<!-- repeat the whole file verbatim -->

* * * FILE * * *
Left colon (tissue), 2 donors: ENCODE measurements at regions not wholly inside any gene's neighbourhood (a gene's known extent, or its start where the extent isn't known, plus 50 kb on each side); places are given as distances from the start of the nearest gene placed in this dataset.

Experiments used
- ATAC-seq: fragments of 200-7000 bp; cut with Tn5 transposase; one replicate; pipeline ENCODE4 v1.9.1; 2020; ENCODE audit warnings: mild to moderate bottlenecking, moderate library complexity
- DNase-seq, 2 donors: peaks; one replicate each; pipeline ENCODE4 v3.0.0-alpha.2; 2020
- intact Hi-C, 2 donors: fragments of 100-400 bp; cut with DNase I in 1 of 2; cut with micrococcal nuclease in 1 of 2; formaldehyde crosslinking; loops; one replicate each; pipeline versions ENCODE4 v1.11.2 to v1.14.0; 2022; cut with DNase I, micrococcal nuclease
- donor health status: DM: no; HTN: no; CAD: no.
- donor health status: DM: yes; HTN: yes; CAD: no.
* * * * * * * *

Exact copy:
Left colon (tissue), 2 donors: ENCODE measurements at regions not wholly inside any gene's neighbourhood (a gene's known extent, or its start where the extent isn't known, plus 50 kb on each side); places are given as distances from the start of the nearest gene placed in this dataset.

Experiments used
- ATAC-seq: fragments of 200-7000 bp; cut with Tn5 transposase; one replicate; pipeline ENCODE4 v1.9.1; 2020; ENCODE audit warnings: mild to moderate bottlenecking, moderate library complexity
- DNase-seq, 2 donors: peaks; one replicate each; pipeline ENCODE4 v3.0.0-alpha.2; 2020
- intact Hi-C, 2 donors: fragments of 100-400 bp; cut with DNase I in 1 of 2; cut with micrococcal nuclease in 1 of 2; formaldehyde crosslinking; loops; one replicate each; pipeline versions ENCODE4 v1.11.2 to v1.14.0; 2022; cut with DNase I, micrococcal nuclease
- donor health status: DM: no; HTN: no; CAD: no.
- donor health status: DM: yes; HTN: yes; CAD: no.